Since the end of the Civil War, the United States had experienced panics of varying severity. Economists Charles Calomiris and Gary Gorton rate the worst panics as those leading to widespread bank suspensions—the panics of 1873, 1893, and 1907, and a suspension in 1914. Widespread suspensions were forestalled through coordinated actions during both the 1884 and the 1890 panics. A bank crisis in 1896, in which there was a perceived need for coordination, is also sometimes classified as a panic.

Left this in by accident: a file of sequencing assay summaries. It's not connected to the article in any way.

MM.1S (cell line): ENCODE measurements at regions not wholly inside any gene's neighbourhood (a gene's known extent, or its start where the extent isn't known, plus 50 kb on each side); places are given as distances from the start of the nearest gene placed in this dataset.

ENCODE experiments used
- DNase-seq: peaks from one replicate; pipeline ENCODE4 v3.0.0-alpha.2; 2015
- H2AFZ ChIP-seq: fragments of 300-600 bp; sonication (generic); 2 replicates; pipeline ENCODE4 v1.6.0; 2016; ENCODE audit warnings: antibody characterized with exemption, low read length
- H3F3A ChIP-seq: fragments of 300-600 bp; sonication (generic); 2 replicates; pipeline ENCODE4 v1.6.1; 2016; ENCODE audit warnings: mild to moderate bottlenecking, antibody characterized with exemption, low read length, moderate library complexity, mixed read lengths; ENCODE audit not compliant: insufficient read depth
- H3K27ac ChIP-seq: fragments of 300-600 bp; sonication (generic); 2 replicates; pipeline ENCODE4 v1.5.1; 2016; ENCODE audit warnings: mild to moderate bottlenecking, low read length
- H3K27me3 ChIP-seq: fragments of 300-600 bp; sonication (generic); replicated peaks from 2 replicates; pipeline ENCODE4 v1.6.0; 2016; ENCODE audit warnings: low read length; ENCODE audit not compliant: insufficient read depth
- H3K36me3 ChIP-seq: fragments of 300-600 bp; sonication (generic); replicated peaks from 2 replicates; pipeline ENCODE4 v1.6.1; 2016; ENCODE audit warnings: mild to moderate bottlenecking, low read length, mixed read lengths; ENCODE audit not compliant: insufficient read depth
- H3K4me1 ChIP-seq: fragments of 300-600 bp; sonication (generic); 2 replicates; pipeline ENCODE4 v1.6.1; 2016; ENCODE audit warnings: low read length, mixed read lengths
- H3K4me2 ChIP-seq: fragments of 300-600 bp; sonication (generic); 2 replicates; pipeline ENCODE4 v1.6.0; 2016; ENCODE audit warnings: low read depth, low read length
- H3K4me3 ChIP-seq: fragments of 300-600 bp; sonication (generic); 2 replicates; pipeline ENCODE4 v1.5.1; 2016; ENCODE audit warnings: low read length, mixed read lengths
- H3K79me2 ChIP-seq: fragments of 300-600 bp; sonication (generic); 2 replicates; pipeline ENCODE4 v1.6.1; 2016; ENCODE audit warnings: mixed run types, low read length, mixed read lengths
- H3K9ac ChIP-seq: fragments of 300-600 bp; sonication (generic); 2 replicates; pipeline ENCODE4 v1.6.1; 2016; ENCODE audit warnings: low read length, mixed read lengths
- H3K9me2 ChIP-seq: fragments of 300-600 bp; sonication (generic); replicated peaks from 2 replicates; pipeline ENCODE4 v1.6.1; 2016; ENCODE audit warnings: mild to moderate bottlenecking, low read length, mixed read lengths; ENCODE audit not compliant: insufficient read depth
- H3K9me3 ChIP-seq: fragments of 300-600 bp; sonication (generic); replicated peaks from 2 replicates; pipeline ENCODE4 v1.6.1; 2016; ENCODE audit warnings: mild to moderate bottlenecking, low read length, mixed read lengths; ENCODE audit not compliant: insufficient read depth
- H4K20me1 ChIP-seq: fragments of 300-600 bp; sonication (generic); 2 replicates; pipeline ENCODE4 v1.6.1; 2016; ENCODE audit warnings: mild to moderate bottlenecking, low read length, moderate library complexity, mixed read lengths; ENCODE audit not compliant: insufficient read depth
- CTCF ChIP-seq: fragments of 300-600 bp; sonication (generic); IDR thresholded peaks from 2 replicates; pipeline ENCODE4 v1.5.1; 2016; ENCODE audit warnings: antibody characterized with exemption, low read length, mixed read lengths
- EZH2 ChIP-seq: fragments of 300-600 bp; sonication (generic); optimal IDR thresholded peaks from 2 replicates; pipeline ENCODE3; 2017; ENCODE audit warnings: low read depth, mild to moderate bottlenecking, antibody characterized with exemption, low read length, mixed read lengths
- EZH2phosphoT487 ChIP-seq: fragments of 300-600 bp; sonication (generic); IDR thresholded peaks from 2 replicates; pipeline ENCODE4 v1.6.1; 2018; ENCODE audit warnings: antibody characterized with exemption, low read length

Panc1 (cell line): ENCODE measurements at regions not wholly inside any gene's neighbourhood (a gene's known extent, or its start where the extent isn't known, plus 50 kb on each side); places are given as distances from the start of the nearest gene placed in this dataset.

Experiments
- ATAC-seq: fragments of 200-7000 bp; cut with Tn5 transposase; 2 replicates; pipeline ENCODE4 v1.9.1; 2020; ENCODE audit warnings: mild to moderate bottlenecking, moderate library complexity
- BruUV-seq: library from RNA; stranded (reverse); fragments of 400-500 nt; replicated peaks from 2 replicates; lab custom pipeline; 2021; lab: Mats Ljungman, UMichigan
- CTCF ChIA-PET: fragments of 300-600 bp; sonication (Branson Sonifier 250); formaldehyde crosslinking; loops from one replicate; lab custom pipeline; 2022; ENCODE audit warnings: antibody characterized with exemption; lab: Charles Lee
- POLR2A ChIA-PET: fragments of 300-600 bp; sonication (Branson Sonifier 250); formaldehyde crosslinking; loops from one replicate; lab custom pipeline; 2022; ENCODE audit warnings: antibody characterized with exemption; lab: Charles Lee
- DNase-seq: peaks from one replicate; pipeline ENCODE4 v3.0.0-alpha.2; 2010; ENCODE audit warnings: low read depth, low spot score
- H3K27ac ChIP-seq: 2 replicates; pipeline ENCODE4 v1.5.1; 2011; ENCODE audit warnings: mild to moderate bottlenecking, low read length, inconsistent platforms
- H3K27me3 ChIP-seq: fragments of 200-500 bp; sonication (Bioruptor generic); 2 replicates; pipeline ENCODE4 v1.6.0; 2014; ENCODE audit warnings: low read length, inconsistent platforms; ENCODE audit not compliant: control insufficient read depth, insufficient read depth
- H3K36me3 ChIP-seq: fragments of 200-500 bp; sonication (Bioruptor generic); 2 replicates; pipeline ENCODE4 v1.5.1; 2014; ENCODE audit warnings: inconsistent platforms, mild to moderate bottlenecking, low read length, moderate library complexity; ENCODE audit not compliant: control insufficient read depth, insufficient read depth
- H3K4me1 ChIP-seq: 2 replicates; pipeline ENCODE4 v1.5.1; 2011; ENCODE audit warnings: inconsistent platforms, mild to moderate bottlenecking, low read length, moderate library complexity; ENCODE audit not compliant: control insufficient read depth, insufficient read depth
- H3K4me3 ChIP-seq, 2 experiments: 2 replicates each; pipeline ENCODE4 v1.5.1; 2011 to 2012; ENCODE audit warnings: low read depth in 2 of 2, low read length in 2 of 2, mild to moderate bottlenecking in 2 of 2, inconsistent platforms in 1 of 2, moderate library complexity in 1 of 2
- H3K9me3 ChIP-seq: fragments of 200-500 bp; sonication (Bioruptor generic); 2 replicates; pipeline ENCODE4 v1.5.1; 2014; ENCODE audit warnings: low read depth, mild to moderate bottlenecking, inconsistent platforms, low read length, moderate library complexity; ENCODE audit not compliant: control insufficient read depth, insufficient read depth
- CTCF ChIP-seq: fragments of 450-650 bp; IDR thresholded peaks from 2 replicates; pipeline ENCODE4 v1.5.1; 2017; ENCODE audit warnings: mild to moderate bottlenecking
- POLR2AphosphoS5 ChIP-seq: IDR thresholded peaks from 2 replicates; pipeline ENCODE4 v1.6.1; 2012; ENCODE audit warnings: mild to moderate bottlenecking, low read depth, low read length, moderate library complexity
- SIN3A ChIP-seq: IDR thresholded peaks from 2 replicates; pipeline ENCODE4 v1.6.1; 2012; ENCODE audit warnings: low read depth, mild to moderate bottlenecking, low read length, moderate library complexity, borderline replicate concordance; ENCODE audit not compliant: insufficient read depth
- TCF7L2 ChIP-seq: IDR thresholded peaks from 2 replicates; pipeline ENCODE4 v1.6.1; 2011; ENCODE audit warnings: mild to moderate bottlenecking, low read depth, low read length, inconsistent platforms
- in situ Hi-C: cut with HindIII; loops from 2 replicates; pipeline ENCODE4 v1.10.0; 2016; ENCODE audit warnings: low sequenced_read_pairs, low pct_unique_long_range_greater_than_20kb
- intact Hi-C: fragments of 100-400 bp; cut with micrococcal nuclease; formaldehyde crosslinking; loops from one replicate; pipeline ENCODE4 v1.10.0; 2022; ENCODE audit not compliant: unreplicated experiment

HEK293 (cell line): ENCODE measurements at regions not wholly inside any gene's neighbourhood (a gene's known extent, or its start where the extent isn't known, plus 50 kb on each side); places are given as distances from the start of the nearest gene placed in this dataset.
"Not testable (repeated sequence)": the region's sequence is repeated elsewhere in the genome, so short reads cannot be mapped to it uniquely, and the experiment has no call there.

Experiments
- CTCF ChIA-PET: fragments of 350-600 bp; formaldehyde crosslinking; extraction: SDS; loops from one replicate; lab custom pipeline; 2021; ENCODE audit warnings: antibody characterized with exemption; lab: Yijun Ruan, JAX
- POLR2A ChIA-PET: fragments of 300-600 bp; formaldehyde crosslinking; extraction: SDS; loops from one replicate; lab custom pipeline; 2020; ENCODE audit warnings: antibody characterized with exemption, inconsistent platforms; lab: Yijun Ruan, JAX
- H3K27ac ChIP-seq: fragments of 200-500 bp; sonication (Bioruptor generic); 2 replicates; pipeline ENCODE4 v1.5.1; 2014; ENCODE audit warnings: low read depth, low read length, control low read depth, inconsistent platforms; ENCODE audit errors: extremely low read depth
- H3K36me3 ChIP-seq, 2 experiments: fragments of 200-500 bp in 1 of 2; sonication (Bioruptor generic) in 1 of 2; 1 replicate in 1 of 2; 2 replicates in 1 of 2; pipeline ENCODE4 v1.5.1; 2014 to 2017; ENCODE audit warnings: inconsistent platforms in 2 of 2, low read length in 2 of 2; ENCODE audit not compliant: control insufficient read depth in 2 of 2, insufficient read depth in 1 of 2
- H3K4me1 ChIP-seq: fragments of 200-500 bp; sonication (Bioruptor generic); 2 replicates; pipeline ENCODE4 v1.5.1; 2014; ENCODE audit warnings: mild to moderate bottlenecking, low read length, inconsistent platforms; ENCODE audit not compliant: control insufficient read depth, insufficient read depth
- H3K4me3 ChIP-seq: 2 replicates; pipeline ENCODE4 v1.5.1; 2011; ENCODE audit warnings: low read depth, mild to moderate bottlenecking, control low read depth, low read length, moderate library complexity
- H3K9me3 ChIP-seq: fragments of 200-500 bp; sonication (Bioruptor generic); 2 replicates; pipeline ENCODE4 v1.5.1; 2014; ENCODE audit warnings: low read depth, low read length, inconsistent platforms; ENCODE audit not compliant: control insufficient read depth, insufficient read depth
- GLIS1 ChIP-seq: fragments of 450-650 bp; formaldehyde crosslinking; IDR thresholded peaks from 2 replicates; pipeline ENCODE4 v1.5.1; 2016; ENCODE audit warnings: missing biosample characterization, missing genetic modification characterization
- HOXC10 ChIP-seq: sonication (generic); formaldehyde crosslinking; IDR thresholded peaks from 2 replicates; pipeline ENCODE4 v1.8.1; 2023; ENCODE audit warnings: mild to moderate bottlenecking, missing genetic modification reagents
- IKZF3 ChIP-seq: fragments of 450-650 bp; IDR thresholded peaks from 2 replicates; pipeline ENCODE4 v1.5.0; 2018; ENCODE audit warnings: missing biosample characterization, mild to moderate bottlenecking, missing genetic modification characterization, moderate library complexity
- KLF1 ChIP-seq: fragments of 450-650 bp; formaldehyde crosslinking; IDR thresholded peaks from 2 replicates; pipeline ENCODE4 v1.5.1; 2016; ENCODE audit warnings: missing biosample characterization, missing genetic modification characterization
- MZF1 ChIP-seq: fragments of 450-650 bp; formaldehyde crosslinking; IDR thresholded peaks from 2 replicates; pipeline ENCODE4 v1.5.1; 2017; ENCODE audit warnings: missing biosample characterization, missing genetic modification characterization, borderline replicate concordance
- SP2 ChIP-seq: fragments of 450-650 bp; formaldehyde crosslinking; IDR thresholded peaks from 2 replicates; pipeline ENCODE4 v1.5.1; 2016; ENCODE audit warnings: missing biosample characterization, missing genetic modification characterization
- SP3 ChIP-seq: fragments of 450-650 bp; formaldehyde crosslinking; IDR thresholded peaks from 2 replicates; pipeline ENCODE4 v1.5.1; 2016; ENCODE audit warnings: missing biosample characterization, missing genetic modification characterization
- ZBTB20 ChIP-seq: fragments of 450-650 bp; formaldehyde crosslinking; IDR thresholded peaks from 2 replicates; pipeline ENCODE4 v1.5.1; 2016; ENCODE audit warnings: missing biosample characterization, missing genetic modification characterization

The frequency of crises and the severity of the 1907 panic added to concern about the outsized role of J.P. Morgan which led to renewed impetus toward a national debate on reform. In May 1908, Congress passed the Aldrich–Vreeland Act that established the National Monetary Commission to investigate the panic and to propose legislation to regulate banking. Senator Nelson Aldrich (R–RI), the chairman of the National Monetary Commission, went to Europe for almost two years to study that continent's banking systems.